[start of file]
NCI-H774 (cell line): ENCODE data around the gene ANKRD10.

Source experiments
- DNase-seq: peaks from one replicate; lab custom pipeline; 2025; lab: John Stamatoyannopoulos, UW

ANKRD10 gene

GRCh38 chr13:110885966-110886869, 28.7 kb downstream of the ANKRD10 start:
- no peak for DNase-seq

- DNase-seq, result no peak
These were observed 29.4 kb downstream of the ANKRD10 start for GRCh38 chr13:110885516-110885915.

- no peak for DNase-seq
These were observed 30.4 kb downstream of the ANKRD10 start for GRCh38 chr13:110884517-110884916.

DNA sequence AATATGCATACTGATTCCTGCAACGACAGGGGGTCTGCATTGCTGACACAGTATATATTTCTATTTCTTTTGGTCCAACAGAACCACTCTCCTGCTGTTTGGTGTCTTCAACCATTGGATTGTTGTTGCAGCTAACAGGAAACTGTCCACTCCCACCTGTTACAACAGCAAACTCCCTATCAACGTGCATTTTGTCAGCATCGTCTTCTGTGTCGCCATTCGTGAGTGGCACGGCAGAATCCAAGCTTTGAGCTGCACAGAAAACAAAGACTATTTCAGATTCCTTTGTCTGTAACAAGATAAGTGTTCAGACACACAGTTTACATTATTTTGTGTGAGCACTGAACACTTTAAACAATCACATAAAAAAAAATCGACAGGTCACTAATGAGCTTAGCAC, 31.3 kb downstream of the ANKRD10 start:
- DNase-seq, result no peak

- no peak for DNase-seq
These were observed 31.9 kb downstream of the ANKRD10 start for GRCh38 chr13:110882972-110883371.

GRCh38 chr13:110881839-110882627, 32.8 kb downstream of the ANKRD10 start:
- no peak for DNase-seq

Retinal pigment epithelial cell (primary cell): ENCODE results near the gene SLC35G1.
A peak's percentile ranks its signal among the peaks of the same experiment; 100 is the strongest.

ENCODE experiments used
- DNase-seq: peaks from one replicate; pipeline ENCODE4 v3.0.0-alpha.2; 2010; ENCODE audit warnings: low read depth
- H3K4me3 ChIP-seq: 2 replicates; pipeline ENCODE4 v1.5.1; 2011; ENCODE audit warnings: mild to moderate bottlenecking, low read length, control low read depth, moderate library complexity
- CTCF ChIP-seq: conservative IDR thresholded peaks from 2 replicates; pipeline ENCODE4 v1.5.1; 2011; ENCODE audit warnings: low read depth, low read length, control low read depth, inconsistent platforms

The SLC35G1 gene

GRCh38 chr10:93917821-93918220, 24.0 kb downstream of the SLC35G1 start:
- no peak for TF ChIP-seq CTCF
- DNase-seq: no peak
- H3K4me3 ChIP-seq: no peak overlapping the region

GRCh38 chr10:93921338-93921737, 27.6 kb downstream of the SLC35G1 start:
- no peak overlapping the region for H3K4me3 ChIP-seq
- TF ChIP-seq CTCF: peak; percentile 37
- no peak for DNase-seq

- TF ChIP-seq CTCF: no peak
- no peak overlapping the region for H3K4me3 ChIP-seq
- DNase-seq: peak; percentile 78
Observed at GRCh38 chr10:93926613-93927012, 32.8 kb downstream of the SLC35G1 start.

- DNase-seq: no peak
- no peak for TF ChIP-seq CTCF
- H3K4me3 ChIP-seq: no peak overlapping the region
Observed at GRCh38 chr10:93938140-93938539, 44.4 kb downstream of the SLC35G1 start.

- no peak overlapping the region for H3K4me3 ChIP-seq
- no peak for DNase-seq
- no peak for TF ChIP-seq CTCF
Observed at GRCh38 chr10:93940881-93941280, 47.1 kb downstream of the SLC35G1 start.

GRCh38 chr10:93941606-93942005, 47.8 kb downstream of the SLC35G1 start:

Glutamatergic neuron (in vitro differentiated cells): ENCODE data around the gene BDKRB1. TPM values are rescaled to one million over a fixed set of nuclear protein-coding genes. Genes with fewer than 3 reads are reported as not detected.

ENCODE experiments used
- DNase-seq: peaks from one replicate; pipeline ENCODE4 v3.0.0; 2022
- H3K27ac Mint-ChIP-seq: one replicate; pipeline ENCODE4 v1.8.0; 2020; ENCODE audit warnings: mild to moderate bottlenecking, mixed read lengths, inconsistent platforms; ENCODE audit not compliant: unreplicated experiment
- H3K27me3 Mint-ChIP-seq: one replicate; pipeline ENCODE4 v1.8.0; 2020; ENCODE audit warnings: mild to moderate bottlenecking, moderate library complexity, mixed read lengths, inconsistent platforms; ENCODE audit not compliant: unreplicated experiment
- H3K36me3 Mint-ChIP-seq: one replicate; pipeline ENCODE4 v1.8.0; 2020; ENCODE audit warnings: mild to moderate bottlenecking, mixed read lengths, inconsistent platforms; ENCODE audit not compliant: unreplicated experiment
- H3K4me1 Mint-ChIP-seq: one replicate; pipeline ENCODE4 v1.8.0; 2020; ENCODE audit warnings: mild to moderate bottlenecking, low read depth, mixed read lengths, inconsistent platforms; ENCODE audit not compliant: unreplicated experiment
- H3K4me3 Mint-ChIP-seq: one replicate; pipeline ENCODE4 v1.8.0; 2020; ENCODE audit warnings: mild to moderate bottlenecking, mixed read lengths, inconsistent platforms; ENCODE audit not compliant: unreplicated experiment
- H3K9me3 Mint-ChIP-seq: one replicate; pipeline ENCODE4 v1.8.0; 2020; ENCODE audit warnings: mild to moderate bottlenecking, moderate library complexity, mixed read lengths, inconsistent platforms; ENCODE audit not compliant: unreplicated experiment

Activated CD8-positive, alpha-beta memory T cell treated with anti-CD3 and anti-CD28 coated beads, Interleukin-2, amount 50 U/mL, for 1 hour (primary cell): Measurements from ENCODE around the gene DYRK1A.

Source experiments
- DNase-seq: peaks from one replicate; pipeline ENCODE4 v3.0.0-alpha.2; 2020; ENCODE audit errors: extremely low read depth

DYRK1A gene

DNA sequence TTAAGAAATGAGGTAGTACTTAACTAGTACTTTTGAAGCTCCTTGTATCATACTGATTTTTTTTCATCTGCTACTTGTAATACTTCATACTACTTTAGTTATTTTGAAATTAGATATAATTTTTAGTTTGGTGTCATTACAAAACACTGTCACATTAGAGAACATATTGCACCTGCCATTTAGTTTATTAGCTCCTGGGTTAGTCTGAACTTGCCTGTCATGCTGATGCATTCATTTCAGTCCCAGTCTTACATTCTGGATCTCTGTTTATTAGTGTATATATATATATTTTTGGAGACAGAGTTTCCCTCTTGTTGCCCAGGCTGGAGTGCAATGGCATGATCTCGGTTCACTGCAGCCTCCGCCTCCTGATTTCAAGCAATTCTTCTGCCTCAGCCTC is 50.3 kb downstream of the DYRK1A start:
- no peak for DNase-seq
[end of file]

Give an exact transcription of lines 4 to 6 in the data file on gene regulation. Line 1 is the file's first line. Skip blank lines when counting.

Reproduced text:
ANKRD10 gene

GRCh38 chr13:110885966-110886869, 28.7 kb downstream of the ANKRD10 start:
- no peak for DNase-seq